Language: Of the five language areas, one or more of the following may be affected in patients after a stroke or acquired brain injury

  1. Auditory comprehension/processing: the ability to understand what is said
  2. Verbal expression: the ability to use language to express thoughts and feelings
  3. Reading comprehension: the ability to understand written words
  4. Written expression: the ability to express thoughts in writing
  5. Pragmatics or social appropriateness: how one uses verbal and nonverbal communication to convey a message, i.e. eye contact, facial expressions, initiating conversation, staying on topic

Cognition (thinking skills): The areas affected in cognition can include attention/concentration, reasoning, memory, organization, problem solving and judgment. An impairment in one or more of these areas can affect a patient’s ability to communicate and perform effectively in his or her environment. Your therapist will plan structured activities to retrain former skills, improve deficits and/or teach compensatory techniques.

Swallowing: The speech language pathologist can address swallowing difficulties (dysphagia). State-of-the-art evaluation procedures are available for accurate diagnosis and to determine if aspiration (food/liquid entering the airway) is occurring. Your therapist may recommend a combination of exercises, compensatory postures, maneuvers and/or a modified diet texture to help you swallow safely.

The rehabilitation team for each of our patients includes a psychologist trained in clinical psychology, rehabilitation psychology, or neuropsychology. Our psychologists are available to work with patients and family members as well as consult with other members of the rehabilitation team to assist the patient with adjustment to their health status and hospitalization.

Horticulture Group

Patients engage in gardening and plant-based activities with their peers to achieve therapeutic treatment goals. This group meets outside at the pavilion and offers many other activities and games for various patient interests.

Canvas Painting Group

Patients of all abilities meet weekly for a painting project with step-by-step guidance from a volunteer community artist, striving to inspire and uplift those who may have experienced illness or injury through visual arts. Some individuals realize art is a talent they never knew they had, others find a new way to express emotions, or just enjoy the company of their peers during a fun project.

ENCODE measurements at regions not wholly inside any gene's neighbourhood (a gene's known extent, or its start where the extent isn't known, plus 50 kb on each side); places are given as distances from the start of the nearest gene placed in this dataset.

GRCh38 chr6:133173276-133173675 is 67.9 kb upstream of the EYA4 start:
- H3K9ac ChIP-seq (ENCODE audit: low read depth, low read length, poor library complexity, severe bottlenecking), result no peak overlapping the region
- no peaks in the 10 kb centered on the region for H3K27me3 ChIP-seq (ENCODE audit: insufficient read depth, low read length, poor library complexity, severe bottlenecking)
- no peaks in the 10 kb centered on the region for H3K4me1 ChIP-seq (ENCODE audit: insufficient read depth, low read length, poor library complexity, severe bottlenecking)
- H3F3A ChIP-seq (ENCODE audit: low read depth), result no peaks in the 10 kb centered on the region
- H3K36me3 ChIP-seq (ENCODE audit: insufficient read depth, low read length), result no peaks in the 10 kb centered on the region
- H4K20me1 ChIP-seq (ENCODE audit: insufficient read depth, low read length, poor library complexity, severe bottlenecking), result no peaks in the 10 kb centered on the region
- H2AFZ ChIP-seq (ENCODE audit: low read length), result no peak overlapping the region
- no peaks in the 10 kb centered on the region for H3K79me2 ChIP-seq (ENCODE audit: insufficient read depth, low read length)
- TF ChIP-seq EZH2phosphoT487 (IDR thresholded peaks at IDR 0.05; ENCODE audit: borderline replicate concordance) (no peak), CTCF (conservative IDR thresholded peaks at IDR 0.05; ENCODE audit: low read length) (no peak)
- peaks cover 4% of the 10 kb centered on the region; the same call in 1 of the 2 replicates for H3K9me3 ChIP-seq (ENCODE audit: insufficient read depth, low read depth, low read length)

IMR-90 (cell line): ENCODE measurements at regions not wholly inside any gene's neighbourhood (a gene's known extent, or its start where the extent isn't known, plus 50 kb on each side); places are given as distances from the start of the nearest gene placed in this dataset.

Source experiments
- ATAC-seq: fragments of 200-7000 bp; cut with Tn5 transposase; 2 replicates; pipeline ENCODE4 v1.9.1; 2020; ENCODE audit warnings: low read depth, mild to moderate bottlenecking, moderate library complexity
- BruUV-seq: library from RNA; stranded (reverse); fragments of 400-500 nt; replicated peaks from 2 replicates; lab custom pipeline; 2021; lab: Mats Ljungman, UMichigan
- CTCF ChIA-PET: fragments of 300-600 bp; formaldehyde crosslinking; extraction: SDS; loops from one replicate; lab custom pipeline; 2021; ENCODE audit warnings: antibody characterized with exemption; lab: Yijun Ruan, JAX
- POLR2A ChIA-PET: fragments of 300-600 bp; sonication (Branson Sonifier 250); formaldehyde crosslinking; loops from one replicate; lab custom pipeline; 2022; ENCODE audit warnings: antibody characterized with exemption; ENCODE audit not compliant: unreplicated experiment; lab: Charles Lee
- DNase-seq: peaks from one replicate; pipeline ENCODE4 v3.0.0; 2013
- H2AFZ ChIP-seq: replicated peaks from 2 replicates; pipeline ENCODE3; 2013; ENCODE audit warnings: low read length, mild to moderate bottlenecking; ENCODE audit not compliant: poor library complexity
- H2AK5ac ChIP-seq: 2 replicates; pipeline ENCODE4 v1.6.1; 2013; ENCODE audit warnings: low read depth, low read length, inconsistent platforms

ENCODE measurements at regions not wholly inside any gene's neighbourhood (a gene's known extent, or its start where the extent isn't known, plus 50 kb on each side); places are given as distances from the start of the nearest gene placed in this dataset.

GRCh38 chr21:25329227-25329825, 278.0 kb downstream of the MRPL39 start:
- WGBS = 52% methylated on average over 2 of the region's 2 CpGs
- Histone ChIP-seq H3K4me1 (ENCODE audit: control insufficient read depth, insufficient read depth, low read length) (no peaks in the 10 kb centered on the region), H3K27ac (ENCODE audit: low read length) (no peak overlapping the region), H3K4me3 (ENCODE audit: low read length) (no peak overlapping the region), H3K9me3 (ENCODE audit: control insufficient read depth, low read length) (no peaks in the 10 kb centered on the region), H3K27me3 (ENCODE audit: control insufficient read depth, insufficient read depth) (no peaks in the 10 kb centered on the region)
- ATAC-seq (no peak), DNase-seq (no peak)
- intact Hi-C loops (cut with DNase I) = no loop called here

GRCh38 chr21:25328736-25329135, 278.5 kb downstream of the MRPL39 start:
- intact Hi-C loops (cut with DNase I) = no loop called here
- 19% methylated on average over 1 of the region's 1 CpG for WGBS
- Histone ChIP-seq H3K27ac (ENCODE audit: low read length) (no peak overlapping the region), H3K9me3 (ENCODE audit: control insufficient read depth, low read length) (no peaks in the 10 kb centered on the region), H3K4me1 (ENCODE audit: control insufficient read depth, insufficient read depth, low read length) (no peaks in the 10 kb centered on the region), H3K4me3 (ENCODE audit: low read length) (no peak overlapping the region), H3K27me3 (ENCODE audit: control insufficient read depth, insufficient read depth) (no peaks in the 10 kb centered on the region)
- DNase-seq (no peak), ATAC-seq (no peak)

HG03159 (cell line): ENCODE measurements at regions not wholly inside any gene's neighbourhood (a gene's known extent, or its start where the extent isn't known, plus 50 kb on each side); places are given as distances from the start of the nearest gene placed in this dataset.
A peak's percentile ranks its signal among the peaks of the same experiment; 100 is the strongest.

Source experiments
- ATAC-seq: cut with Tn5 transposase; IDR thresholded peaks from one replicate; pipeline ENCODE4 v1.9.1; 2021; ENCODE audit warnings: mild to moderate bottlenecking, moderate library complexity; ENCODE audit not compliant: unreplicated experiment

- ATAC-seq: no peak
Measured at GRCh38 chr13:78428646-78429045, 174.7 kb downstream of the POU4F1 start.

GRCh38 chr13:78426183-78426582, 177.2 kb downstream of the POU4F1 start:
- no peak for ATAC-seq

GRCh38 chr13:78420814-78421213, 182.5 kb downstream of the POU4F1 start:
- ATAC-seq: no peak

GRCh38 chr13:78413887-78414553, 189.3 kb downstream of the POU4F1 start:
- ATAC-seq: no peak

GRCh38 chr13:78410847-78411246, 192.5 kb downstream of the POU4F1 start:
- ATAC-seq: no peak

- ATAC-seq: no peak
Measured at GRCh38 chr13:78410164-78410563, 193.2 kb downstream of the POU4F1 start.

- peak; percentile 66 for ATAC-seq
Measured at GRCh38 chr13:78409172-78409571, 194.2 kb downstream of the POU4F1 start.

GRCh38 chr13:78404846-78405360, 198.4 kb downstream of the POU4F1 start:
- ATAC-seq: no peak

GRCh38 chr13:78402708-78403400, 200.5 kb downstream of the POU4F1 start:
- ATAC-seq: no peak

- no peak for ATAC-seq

Animal Assisted Therapy

Animal-lovers enjoy this volunteer service program! Our therapy animals make special visits to interested patients and never run out of love to give each and every one. Research has shown animal assisted therapy to be effective in lowering blood pressure, improving pain, mood and more.


Volunteers at Inova Mount Vernon Hospital, in parternship with our Chaplaincy Program, share their talents by playing soothing music and crowd favorites for patients in rehab. Many patients enjoy listening or singing along.

Community Outings

Using our wheelchair accessible van, and in collaboration with physical, occupational, and/or speech therapy, patients travel to actual community settings in order to practice life skills, challenge their abilities, and prepare for life after discharge. Some past outings have included, but are not limited to, the grocery store, local restaurants, clothing stores, Old Towne Alexandria, local parks, and Topgolf.

The role of the dietitian on the rehabilitation team is to help meet your specific nutrition goals. For example, the dietitian monitors tube feeding adequacy, helps you change from tube feeding to oral diets, and monitors calorie and dietary needs to ensure you have the nutrients to optimize recovery. In certain cases, the dietitian will meet with you and your family to review food likes and dislikes, instruct you on your diet prescription and provide you with up-to-date and accurate nutrition information.

A full-time hospital chaplain and trained volunteer chaplains from a variety of religious backgrounds provide spiritual and emotional support to patients and families. To request a visit by the chaplain, call the chaplain’s office at 703-664-7263 during business hours. Volunteer chaplains are available to you at all times and can be reached by calling the hospital operator, 703-664-7000, and asking for a chaplain to be paged.

Palliative care is the medical specialty focused on the treatment of pain, stress and other symptoms of a serious illness. At Inova, the palliative care team assists patients and their families whether undergoing treatment or transitioning to hospice. Palliative care provides an added layer of support for patients at all ages and at all stages of any serious or advanced disease, whatever the prognosis.